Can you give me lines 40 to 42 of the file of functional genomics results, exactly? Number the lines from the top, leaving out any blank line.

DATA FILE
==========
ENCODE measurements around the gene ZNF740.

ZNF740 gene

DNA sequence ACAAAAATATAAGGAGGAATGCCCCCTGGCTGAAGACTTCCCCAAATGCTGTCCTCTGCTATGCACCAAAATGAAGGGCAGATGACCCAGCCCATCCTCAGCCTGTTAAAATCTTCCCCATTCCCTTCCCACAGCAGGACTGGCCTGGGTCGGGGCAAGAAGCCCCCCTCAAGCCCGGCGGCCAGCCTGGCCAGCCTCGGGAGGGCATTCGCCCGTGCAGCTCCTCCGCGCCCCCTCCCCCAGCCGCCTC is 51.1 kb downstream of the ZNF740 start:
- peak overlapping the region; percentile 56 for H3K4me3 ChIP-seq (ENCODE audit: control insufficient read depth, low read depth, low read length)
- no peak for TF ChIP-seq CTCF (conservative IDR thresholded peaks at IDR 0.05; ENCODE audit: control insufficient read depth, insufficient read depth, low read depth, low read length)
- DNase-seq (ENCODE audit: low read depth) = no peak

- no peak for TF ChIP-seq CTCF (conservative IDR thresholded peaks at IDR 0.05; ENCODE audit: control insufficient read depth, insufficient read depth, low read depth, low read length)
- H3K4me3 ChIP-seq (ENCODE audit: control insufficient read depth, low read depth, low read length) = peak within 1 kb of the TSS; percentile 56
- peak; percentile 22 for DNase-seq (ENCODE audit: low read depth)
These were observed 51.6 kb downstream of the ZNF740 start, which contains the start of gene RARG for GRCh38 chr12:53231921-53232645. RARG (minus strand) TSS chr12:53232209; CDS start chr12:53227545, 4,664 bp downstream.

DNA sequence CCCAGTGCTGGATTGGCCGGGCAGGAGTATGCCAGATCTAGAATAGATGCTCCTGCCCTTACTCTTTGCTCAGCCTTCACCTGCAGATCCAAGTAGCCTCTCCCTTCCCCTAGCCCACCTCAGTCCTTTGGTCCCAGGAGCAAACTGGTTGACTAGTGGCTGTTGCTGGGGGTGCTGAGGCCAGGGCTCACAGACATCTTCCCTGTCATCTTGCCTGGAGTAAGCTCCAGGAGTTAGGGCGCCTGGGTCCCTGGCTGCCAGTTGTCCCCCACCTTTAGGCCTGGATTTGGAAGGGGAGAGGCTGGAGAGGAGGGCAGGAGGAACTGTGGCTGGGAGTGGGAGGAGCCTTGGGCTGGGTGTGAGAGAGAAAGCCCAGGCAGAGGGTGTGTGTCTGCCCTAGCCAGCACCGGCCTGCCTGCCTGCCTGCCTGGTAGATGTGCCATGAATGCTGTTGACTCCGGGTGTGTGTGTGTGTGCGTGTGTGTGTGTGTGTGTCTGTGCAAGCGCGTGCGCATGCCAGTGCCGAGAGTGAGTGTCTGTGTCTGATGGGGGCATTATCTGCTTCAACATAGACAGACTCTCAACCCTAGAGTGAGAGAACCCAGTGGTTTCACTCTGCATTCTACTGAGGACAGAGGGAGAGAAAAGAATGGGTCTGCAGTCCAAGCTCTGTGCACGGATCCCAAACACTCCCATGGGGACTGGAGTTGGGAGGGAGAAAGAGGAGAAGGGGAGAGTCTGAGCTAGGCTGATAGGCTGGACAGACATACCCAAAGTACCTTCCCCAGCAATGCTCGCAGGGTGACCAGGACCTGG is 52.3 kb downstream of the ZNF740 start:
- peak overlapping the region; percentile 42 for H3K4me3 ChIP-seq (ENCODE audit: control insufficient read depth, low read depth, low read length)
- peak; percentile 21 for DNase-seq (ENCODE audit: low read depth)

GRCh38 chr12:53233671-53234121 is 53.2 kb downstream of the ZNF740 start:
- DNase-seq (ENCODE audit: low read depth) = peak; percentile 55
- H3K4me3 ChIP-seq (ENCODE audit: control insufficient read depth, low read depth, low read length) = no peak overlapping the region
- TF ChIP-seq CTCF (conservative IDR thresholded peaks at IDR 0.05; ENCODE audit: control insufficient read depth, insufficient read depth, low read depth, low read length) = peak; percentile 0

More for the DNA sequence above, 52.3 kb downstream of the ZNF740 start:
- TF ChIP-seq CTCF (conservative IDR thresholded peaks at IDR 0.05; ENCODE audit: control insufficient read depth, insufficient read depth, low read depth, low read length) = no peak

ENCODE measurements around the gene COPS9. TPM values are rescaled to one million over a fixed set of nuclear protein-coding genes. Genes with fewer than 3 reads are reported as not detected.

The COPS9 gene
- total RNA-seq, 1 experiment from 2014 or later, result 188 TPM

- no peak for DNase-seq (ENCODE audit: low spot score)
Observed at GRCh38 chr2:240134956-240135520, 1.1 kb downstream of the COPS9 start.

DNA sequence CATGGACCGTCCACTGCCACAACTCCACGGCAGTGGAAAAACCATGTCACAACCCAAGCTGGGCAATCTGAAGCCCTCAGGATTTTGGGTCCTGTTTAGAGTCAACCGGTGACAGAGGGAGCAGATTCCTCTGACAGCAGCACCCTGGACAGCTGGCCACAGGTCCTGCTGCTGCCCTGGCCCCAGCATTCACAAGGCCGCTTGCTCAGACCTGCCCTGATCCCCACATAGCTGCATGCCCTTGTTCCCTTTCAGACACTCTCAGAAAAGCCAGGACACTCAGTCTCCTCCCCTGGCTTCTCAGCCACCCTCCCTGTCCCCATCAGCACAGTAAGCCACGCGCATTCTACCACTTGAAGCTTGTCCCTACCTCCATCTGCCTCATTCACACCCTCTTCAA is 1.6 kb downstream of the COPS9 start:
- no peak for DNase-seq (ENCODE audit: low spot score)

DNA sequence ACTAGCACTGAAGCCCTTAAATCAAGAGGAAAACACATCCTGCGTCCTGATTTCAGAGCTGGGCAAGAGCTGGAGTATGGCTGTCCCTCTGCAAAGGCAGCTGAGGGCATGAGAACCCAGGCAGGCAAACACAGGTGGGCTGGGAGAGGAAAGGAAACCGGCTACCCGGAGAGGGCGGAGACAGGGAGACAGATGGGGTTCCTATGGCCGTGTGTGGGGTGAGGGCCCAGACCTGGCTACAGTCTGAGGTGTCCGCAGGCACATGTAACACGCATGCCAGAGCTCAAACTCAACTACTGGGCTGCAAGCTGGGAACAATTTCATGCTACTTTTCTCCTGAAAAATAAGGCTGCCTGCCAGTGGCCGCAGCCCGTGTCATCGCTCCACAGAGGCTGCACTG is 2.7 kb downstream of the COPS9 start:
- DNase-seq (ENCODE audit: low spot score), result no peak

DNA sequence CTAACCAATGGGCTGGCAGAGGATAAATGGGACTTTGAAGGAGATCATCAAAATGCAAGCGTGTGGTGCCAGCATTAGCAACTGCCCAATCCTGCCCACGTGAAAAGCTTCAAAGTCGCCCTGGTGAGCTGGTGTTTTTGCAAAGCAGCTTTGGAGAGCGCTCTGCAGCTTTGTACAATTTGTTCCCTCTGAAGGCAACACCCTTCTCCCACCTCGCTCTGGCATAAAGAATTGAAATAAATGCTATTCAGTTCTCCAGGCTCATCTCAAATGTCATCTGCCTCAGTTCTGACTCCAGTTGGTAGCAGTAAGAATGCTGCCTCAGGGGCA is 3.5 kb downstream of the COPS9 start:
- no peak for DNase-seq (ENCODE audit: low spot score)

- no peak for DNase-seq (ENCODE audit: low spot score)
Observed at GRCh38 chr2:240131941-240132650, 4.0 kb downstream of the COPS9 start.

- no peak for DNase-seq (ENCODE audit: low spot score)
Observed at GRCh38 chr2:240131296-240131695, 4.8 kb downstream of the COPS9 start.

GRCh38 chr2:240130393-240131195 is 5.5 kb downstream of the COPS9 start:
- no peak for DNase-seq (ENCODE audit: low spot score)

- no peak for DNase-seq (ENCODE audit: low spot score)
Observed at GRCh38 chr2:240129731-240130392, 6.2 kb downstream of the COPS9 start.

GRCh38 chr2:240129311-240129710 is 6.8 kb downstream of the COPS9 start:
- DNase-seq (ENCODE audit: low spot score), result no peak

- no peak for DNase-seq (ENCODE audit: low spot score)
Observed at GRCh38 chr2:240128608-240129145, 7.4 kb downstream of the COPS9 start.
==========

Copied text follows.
- DNase-seq (ENCODE audit: low spot score), result no peak

- no peak for DNase-seq (ENCODE audit: low spot score)
Observed at GRCh38 chr2:240128608-240129145, 7.4 kb downstream of the COPS9 start.